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Katrina leaves millions without power in U.S. Gulf

August 30, 2005

NEW YORK (Reuters) – Hurricane Katrina left more than 2.3
million electricity customers along the U.S. Gulf Coast without
power by early Tuesday as the remnants of the storm moved into
the Tennessee and Ohio Valleys.

Katrina crashed into southern Louisiana as a Category 4
storm Monday morning with maximum sustained winds near 140
miles per hour. The center of the storm, downgraded to a
Tropical Storm with 50 mph winds, is in central Tennessee.

Entergy Corp., with more than a million customers without
power in Louisiana and Mississippi, said it would start
assessing the damage this morning.

Katrina left about 791,000 outages in Entergy’s Louisiana
territory and 276,000 in Mississippi.

The New Orleans-based energy company warned customers to
expect a long and difficult restoration that could take weeks.
Some government officials in Louisiana and Mississippi said it
could take a month or more to restore full electric service in
some of the worst-hit areas.

In addition, Entergy shut at least two power plants on the
Mississippi River near New Orleans, including the
1,089-megawatt Waterford 3 nuclear reactor and the 825 MW
Michoud natural gas and oil-fired station, to avoid damage from
the hurricane-force winds and flooding.

Entergy also started to shut another nuclear reactor, the
1,263 MW Grand Gulf unit in Mississippi, but stopped reducing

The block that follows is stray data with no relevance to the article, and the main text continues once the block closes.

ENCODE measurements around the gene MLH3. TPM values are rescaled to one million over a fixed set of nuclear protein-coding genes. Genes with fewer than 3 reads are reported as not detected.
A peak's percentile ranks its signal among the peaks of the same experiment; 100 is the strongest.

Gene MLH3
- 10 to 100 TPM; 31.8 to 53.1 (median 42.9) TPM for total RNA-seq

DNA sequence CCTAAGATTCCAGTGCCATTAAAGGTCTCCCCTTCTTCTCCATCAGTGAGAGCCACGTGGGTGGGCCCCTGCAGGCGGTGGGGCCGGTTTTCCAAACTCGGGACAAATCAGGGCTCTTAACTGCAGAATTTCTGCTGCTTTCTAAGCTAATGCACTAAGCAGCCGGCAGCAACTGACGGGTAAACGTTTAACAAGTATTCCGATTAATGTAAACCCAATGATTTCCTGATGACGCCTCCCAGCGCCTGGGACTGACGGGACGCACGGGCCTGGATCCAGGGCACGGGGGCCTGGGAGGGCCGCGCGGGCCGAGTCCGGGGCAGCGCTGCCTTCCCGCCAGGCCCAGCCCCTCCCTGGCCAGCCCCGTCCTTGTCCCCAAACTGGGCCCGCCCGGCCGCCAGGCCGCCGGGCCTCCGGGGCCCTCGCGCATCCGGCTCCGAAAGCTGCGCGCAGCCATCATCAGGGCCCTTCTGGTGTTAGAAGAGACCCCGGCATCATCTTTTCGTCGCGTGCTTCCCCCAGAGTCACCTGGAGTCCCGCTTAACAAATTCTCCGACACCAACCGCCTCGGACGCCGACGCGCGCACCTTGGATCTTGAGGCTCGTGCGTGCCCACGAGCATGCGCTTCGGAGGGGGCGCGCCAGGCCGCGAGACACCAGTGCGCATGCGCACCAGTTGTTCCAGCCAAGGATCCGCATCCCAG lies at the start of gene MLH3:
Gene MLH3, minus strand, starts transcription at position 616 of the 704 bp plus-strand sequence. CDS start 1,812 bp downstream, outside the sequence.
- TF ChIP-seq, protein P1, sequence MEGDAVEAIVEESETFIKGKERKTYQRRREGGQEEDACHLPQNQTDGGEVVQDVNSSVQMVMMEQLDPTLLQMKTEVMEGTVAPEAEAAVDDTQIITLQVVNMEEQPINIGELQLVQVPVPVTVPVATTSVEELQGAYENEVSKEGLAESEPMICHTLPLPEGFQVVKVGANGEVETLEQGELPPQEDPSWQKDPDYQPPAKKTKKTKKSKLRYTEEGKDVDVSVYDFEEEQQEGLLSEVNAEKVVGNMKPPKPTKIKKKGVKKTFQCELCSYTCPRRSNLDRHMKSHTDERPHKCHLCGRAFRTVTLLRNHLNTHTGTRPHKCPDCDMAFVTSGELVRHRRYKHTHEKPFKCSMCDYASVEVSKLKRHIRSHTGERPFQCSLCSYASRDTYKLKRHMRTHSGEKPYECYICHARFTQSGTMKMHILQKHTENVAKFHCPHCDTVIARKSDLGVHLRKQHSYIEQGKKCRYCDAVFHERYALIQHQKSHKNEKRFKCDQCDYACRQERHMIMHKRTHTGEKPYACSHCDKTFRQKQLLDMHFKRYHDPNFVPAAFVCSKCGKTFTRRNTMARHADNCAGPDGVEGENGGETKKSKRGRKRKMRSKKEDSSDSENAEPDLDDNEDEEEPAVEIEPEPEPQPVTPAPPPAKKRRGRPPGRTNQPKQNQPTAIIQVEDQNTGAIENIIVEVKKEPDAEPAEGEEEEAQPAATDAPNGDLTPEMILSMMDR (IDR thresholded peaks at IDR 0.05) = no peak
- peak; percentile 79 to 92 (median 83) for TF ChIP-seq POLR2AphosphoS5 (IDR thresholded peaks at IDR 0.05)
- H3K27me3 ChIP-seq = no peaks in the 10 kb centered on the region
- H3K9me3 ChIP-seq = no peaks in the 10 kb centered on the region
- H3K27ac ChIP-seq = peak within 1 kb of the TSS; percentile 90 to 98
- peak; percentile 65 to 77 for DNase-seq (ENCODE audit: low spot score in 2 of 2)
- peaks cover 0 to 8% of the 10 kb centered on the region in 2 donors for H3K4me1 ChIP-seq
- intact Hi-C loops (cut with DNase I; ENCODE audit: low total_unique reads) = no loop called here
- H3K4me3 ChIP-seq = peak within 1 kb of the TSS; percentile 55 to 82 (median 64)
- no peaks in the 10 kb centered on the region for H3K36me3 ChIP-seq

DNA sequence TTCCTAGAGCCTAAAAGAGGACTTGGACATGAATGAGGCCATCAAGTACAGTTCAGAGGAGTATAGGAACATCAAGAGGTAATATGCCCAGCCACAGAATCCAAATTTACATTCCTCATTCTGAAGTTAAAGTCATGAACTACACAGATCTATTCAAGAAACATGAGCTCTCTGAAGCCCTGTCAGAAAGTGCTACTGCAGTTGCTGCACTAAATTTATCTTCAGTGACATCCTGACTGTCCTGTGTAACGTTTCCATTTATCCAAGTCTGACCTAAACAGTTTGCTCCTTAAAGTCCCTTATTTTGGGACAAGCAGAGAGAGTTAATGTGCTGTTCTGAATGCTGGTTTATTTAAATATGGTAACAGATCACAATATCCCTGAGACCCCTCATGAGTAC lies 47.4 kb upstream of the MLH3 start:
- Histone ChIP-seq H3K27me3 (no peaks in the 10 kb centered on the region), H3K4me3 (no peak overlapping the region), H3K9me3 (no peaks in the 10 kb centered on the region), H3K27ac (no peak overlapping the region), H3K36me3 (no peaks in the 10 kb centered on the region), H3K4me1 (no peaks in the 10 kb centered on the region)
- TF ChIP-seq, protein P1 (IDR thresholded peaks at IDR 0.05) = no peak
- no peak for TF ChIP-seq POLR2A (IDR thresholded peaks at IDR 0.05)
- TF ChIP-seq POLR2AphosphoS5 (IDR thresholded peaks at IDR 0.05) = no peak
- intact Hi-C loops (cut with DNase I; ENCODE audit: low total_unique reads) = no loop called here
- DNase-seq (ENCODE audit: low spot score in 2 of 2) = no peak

the plant’s power as the hurricane-force winds veered away from
the site.

One MW powers about 800 homes, according to North American
averages.

Southern Co.’s subsidiaries reported more than 800,000
customer outages with more than 120,000 out in Mississippi,
629,000 out in Alabama and 117,000 out in Florida.

Cleco Corp., which serves about 265,000 customers in
Louisiana, said about 80,000 customers were without service as
of late Monday.

As Katrina pounded its way across the Tennessee Valley, the
Tennessee Valley Authority reported eight damaged transmission
lines and more than 175,000 customers out of service at the
municipal utilities TVA serves in Mississippi and Tennessee.

In Florida, FPL Group Inc.’s Florida Power and Light
subsidiary restored power to nearly 1.3 million of the 1.4
million customers affected by the hurricane as Katrina crossed
the southern part of the state on August 25-26.

FPL Group Inc. said in a release it expects to restore full
service by Friday night.

Entergy’s subsidiaries own and operate about 30,000 MW of
generating capacity, market energy commodities, and transmit
and distribute power to 2.6 million customers in Arkansas,
Louisiana, Mississippi and Texas.

Southern’s subsidiaries own and operate more than 39,000 MW
of generating capacity, market energy commodities, and transmit
and distribute electricity to more than 4 million customers in
Georgia, Alabama, Mississippi and Florida.

TVA owns and operates more than 31,000 MW of generating
capacity, sells electricity to local distribution companies
serving 8.3 million consumers in Tennessee, Alabama, Georgia,
Kentucky, Mississippi, North Carolina and Virginia, and markets
surplus power to energy companies in neighboring grids.

FPL’s subsidiaries own and operate more than 31,000 MW of
generating capacity across the United States, market energy
commodities, and transmit and distribute electricity to more
than 4.3 million customers in Florida.




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